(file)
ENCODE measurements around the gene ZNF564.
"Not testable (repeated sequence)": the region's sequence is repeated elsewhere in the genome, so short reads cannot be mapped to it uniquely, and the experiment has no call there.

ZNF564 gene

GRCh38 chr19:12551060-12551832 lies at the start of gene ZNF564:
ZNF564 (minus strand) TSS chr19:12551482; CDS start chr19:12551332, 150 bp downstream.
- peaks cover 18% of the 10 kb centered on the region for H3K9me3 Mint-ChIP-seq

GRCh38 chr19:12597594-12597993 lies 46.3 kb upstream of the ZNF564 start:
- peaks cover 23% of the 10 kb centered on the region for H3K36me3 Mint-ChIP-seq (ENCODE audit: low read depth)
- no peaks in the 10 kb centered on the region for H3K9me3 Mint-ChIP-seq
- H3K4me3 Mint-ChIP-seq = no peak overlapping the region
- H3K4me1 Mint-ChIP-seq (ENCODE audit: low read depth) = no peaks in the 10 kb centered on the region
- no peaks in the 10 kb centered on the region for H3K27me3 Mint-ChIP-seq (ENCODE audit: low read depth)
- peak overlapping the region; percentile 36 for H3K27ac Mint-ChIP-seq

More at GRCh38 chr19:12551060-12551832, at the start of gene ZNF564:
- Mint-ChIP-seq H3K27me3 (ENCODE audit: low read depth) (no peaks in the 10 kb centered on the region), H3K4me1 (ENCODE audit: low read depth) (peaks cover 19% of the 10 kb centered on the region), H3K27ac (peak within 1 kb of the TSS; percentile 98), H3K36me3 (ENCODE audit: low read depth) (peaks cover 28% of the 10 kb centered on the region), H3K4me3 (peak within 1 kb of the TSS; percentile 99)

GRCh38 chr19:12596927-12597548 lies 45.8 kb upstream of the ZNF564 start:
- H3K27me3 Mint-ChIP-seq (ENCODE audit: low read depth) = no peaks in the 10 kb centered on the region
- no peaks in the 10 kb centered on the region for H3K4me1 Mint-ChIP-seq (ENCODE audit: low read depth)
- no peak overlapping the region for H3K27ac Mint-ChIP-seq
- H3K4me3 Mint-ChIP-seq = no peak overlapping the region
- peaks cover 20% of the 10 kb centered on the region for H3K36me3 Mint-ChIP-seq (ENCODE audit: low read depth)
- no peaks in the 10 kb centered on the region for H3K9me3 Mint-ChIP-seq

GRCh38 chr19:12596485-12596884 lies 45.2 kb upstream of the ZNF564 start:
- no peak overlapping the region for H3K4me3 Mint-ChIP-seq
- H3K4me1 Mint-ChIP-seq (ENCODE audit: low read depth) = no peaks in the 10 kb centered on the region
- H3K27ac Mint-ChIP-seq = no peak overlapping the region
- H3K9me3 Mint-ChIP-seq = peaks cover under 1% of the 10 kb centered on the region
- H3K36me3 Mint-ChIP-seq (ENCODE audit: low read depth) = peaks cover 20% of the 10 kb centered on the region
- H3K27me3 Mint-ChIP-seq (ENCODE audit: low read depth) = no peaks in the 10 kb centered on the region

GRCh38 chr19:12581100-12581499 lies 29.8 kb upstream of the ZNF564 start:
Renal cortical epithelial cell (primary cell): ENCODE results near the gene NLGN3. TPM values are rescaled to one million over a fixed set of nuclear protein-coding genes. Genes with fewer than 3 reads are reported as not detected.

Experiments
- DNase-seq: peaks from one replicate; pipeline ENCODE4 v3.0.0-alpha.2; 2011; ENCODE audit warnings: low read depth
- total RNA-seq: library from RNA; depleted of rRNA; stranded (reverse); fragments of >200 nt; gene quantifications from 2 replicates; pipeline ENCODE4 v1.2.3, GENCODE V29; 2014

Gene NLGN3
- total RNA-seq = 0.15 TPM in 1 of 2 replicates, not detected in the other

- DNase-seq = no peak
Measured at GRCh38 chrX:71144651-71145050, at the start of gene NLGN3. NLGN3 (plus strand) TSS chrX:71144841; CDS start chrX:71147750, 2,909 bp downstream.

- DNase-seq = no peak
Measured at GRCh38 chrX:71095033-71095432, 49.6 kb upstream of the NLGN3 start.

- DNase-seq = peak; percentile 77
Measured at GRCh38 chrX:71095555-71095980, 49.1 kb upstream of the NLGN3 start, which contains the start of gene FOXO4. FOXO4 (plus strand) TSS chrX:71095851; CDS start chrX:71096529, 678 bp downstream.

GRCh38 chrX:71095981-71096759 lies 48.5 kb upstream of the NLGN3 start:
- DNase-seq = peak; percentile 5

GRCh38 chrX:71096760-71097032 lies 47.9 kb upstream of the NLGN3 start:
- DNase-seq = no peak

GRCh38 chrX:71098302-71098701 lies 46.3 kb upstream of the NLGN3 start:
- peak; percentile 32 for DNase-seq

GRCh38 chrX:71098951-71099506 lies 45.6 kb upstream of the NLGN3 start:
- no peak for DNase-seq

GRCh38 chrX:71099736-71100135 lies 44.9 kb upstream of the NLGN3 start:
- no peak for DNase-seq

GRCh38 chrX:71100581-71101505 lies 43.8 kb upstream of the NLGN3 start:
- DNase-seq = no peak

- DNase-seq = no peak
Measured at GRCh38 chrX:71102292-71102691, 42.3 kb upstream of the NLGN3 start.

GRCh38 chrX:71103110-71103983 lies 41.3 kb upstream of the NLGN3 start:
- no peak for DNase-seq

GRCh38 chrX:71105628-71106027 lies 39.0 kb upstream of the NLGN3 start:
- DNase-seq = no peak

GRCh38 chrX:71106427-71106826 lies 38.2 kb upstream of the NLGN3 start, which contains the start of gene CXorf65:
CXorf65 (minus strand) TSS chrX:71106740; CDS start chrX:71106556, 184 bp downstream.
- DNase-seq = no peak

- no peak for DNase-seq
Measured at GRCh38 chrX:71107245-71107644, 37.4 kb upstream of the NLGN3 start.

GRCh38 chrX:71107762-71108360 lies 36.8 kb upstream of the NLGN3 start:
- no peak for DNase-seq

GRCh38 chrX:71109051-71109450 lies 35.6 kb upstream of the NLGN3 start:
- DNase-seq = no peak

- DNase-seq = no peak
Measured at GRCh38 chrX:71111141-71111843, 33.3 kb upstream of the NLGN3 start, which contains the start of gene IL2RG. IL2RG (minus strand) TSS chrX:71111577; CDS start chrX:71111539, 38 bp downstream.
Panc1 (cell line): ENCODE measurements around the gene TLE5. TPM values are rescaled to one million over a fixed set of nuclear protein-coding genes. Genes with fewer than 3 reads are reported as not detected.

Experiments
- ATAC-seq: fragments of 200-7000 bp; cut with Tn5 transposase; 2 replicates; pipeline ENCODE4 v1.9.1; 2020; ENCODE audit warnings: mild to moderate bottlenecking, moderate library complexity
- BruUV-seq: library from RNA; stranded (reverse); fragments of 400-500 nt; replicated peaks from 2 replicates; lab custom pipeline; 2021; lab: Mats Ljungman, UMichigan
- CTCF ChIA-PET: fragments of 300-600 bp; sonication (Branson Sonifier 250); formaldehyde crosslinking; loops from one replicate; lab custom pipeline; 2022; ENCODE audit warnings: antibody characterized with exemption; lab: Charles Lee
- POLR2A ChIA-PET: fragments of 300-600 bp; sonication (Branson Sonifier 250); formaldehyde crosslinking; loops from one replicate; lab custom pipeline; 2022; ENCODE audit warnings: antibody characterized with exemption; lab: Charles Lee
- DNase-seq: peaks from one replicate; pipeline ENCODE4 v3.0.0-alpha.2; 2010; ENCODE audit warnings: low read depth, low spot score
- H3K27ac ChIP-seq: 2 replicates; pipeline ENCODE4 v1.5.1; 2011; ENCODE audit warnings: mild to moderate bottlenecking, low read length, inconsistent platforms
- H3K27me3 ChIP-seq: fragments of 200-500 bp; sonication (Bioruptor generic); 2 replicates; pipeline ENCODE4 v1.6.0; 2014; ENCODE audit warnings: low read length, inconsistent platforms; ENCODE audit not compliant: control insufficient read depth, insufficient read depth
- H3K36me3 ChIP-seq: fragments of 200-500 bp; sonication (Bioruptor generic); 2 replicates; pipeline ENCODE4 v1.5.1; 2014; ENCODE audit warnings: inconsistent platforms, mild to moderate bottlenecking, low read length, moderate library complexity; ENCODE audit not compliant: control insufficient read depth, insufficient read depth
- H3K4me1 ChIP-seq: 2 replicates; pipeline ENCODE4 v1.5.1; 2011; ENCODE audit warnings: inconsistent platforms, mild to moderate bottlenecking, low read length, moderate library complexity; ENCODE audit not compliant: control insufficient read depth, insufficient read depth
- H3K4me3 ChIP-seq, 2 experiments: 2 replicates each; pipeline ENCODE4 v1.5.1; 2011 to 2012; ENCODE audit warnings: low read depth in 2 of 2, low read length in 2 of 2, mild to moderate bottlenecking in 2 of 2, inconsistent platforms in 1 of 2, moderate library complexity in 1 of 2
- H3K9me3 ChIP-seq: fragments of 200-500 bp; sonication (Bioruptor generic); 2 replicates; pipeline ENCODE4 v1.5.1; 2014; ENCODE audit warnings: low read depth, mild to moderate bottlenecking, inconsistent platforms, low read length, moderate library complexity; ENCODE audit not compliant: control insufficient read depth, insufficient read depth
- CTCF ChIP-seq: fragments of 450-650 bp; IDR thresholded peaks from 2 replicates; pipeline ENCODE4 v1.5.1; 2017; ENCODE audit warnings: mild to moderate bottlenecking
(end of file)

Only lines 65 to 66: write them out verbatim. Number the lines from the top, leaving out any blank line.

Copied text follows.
Measured at GRCh38 chrX:71107245-71107644, 37.4 kb upstream of the NLGN3 start.

GRCh38 chrX:71107762-71108360 lies 36.8 kb upstream of the NLGN3 start: